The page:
Book Image

Gradle Effective Implementations Guide - Second Edition

By : Hubert Klein Ikkink
Book Image

Gradle Effective Implementations Guide - Second Edition

By: Hubert Klein Ikkink

Overview of this book

Gradle is a project automation tool that has a wide range of applications. The basic aim of Gradle is to automate a wide variety of tasks performed by software developers, including compiling computer source code to binary code, packaging binary codes, running tests, deploying applications to production systems, and creating documentation. The book will start with the fundamentals of Gradle and introduce you to the tools that will be used in further chapters. You will learn to create and work with Gradle scripts and then see how to use Gradle to build your Java Projects. While building Java application, you will find out about other important topics such as dependency management, publishing artifacts, and integrating the application with other JVM languages such as Scala and Groovy. By the end of this book, you will be able to use Gradle in your daily development. Writing tasks, applying plugins, and creating build logic will be your second nature.
Table of Contents (18 chapters)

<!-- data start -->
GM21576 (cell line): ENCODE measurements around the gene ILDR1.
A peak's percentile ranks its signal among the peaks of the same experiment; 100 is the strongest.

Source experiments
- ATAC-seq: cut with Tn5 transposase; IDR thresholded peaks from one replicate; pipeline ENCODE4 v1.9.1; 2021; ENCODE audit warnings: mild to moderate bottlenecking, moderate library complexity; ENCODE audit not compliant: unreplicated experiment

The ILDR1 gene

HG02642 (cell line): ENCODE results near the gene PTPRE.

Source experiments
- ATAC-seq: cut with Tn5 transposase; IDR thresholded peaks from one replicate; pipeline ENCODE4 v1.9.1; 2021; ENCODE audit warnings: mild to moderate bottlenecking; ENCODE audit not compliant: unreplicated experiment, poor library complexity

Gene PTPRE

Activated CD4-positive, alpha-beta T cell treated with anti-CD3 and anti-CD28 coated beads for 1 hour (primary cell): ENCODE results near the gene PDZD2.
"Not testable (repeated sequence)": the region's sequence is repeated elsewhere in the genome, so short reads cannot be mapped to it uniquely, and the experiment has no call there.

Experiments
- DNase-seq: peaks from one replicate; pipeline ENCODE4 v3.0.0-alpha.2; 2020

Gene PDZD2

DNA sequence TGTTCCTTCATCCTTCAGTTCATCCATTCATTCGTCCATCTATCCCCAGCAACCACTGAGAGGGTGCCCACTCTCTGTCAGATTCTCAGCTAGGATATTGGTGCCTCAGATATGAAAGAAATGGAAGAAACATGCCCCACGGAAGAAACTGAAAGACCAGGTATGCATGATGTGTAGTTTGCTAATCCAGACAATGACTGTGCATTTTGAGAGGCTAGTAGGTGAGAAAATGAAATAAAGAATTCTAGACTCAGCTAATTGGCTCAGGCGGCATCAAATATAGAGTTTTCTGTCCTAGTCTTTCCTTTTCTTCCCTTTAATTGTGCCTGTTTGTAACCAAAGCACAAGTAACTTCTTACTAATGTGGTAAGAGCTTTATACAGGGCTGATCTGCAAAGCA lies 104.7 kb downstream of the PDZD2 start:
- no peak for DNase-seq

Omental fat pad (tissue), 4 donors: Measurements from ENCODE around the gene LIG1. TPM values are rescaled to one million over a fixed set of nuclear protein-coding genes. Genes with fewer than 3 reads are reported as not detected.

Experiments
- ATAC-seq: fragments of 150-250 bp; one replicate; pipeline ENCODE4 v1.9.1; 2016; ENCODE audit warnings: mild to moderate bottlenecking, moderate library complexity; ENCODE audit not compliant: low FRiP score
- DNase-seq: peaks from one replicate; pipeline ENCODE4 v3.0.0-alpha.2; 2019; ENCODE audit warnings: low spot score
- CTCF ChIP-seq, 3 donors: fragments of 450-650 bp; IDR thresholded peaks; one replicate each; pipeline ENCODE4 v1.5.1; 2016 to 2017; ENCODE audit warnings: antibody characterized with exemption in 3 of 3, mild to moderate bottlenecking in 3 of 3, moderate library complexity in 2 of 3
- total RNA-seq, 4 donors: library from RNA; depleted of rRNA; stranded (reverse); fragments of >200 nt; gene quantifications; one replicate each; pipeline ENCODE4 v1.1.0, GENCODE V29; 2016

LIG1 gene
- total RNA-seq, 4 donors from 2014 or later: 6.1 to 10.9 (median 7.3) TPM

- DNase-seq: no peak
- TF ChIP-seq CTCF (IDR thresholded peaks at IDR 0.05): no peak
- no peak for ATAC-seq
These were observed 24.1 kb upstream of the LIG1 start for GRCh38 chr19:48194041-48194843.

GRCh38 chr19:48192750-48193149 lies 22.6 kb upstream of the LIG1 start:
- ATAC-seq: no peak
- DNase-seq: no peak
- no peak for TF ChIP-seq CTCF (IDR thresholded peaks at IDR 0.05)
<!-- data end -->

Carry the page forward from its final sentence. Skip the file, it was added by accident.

Gradle Effective Implementations Guide - Second Edition
About the Author
About the Reviewer

Dependency configuration

Java has no real support for working with versioned libraries as dependencies. We cannot express in Java whether our class depends on lib-1.0.jar or lib- 2.0.jar, for example. There are some open source solutions that deal with dependencies and allow us to express whether our Java code depends on lib- 1.0.jar or lib-2.0.jar. The most popular are Maven and Apache Ivy. Maven is a complete build tool and has a mechanism for dependency management. Ivy is only about dependency management.

Both tools support repositories where versioned libraries are stored together with metadata about these libraries. A library can have dependencies on other libraries and is described in the metadata of the library. The metadata is described in the descriptor XML files. Ivy fully supports Maven descriptor files and repositories; it also adds some extra functionality. Therefore with Ivy, you get what you would with Maven, and then some more. This is why Gradle uses the Ivy API under the...